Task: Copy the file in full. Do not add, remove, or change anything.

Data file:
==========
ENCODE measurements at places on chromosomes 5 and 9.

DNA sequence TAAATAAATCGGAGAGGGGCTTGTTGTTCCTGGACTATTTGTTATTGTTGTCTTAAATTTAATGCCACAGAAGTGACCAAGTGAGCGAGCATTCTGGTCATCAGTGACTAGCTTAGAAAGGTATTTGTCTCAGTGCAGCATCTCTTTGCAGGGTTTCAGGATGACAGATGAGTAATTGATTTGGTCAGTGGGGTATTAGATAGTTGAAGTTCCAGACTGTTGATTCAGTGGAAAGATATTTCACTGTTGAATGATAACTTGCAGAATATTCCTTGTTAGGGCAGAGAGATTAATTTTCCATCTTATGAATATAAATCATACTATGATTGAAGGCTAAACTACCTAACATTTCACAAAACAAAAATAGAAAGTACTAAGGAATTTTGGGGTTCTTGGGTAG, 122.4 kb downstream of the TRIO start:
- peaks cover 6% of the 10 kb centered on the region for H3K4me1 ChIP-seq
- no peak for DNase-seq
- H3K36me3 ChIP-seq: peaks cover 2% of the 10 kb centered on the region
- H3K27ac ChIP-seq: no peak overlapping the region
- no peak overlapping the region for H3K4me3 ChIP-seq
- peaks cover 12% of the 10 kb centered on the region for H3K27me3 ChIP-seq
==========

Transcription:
ENCODE measurements at places on chromosomes 5 and 9.

DNA sequence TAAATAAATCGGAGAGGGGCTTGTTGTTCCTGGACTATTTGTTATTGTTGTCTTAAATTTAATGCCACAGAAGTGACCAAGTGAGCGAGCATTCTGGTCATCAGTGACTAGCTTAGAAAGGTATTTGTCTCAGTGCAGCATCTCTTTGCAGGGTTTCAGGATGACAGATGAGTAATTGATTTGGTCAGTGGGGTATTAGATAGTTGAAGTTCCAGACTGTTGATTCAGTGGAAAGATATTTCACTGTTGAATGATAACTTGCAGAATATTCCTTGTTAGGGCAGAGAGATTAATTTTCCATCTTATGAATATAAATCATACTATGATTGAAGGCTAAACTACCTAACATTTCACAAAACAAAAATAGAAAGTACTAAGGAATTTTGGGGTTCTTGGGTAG, 122.4 kb downstream of the TRIO start:
- peaks cover 6% of the 10 kb centered on the region for H3K4me1 ChIP-seq
- no peak for DNase-seq
- H3K36me3 ChIP-seq: peaks cover 2% of the 10 kb centered on the region
- H3K27ac ChIP-seq: no peak overlapping the region
- no peak overlapping the region for H3K4me3 ChIP-seq
- peaks cover 12% of the 10 kb centered on the region for H3K27me3 ChIP-seq